7. The apparatus of claim 6, wherein

the rotational rod has a conductive surface and is electrically grounded, and
the actuations are caused by an applied voltage to the top-portion or bottom portion of the plurality of linear artificial muscle actuators.

8. The apparatus of claim 6, wherein the rotational rod is made of an insulating material with a conductive coating such that the conductive coating contacts the linear artificial muscle actuators.

9. The apparatus of claim 6, wherein the artificial muscle actuators are polymer based.

10. The apparatus of claim 6, wherein the device is a camera.

11. A method of manufacturing an apparatus, the method comprising:

disposing a device on a base;
disposing a first end of a first linear artificial muscle actuator at a first location of the base;
disposing a second end of the first linear artificial muscle actuator on a first foundation;
disposing a first end of a second linear artificial muscle actuator at a second location of the base;
disposing a second end of the second linear artificial muscle actuator on a second foundation,
wherein an actuation of the first linear artificial muscle actuator tilts the base in a first direction, and an actuation of the second linear artificial muscle actuator tilts the base in a second direction opposite to the first direction.

12. The method of claim 13, wherein the first and second locations are on the same side of the base and an opposite side of the base with the device.

13. The method of claim 13, further comprising:

disposing a pin in the base, wherein the pin allows rotational movements of the base around the pin, and
wherein the pin is located between the first and second locations and the device.

14. The method of claim 13, further comprising:

disposing first ends of one or more additional linear artificial muscle actuators to the base,
wherein actuation of the first, second, and additional linear artificial muscle actuators controls angles of the tilts of the base relative to the first and second foundations.

15. A method of manufacturing an apparatus, the method comprising:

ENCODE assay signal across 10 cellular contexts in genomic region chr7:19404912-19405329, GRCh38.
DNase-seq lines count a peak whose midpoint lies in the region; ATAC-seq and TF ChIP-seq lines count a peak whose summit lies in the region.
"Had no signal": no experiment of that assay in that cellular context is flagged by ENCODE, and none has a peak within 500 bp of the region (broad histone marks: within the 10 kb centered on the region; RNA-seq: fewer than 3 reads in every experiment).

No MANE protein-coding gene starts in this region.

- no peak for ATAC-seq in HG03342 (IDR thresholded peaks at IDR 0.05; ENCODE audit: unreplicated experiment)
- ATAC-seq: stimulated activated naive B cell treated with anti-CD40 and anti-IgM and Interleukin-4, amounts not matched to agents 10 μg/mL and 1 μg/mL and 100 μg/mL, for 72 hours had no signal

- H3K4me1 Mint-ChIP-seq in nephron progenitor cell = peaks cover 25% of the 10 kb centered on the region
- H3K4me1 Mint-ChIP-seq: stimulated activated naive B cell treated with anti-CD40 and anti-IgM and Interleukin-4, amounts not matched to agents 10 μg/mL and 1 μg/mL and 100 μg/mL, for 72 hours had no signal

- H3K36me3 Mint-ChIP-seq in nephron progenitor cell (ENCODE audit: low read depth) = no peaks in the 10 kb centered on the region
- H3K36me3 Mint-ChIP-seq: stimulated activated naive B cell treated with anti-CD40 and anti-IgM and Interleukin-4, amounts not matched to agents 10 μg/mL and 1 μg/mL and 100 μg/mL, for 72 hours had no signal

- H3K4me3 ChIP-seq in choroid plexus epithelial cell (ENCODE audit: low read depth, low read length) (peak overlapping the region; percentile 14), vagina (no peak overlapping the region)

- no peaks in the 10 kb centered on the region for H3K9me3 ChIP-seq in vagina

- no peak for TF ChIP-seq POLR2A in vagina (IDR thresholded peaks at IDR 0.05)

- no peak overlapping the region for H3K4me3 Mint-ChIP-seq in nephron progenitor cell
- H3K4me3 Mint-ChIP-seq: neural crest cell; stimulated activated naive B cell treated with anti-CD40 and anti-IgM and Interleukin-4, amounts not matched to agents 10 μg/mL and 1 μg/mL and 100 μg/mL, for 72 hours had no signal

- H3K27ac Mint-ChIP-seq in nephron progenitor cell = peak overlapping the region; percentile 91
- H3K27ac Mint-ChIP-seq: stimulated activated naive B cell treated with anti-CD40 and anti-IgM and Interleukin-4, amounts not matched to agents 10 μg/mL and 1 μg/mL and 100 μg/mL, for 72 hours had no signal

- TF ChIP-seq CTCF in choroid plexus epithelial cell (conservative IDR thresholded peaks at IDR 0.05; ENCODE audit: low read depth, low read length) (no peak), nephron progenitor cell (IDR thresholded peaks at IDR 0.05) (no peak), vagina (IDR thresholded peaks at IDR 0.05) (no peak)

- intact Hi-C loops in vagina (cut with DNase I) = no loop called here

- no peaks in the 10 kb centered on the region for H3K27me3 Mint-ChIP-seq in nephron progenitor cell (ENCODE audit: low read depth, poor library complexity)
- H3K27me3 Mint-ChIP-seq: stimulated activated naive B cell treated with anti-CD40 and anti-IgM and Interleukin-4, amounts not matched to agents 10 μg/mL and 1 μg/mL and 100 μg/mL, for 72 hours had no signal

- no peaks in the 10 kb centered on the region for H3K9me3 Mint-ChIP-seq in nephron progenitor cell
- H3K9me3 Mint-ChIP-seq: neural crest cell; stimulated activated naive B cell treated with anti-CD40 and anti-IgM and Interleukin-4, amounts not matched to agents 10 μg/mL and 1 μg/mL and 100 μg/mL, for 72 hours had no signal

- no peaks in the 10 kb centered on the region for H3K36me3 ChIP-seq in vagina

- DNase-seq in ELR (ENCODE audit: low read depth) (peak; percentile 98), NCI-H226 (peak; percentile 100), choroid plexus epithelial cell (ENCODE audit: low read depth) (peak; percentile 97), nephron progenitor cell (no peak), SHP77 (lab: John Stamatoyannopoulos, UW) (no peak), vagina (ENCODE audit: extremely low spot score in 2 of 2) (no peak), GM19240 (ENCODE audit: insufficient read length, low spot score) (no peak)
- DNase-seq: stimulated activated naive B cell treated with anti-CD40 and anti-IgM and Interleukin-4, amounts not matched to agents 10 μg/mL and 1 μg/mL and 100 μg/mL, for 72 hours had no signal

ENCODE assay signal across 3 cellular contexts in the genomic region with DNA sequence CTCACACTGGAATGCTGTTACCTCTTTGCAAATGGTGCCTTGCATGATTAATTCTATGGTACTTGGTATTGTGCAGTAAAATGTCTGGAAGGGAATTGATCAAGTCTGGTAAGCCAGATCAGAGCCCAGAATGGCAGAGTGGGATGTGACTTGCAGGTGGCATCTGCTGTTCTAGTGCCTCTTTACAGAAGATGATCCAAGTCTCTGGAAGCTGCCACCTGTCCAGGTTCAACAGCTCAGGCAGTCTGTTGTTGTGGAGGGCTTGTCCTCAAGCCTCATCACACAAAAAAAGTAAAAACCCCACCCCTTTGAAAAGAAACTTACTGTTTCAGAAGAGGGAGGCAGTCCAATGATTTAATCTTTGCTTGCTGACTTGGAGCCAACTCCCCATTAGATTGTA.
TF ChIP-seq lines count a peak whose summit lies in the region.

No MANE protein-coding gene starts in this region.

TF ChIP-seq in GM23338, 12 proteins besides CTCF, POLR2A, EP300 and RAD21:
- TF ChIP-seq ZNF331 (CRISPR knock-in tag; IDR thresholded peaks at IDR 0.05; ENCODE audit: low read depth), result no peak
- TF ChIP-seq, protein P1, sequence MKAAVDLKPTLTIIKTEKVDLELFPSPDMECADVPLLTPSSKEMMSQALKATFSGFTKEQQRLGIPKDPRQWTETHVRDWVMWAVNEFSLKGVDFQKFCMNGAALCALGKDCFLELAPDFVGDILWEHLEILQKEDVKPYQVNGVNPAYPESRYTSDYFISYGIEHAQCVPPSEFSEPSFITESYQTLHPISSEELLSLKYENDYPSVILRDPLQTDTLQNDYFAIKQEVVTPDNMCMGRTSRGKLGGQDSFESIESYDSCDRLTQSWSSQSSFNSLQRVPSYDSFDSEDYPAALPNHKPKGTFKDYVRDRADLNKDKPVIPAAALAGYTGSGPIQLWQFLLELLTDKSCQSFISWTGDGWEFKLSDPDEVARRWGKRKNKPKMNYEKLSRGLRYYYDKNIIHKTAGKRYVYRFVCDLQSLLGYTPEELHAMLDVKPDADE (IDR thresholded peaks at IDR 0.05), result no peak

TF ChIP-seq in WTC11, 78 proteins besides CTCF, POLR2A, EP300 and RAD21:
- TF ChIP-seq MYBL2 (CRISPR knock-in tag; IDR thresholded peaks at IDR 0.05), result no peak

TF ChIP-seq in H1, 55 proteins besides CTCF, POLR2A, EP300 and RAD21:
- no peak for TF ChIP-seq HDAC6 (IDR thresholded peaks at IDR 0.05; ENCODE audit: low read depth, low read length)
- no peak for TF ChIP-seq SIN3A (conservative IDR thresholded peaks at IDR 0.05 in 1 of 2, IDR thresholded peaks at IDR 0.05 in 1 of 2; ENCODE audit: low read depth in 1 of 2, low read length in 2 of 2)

arranging a stationary rod parallel to a rotational rod at a fixed distance from each other;
disposing a device on the rotational rod;
securing a first end of a linear artificial muscle actuator to a top-side of the stationary rod;
wrapping the linear artificial muscle actuator across the fixed distance, around the rotational rod, back across the fixed distance, and around the stationary rod one or more times;
securing a second end of the linear artificial muscle actuator to the stationary rod;
applying a conducting material to portions of the linear artificial muscle actuator contacting the top-side and a bottom-side of the stationary rod;
removing portions of the linear artificial muscle actuator contacting the stationary rod, between the top-side and the bottom-side of the stationary rod, and on a side of the stationary rod opposite to the rotational rod;
wherein an actuation of a top-portion of the plurality of linear artificial muscle actuators rotates the rotational rod in a first direction, and an actuation of a bottom-portion of the plurality of artificial muscle actuators rotates the rotational rod in a second direction opposite to the first direction.

16. The method of claim 15, wherein the conductive surface of the rotational rod is electrically grounded and the actuations are caused by an applied voltage to the top-portion or bottom-portion of the plurality of linear artificial muscle actuators via the conducting material.

17. The method of claim 15, wherein the conducting material comprises silver paste.

18. The method of claim 15, wherein the rotational rod is made of an insulating material with a conductive coating contacting the artificial muscle fiber actuators.

19. The method of claim 15, wherein the artificial muscle actuators are polymer based.

20. The method of claim 15, wherein the device is a camera.

Patent History
Publication number: 20200201148
Type: Application
Filed: Dec 19, 2019
Publication Date: Jun 25, 2020
Applicant: Lintec of America, Inc. (Richardson, TX)
Inventor: Marcio Dias Lima (Richardson, TX)
Application Number: 16/721,071
Classifications
International Classification: G03B 17/56 (20060101); F16M 13/02 (20060101); F16M 11/20 (20060101);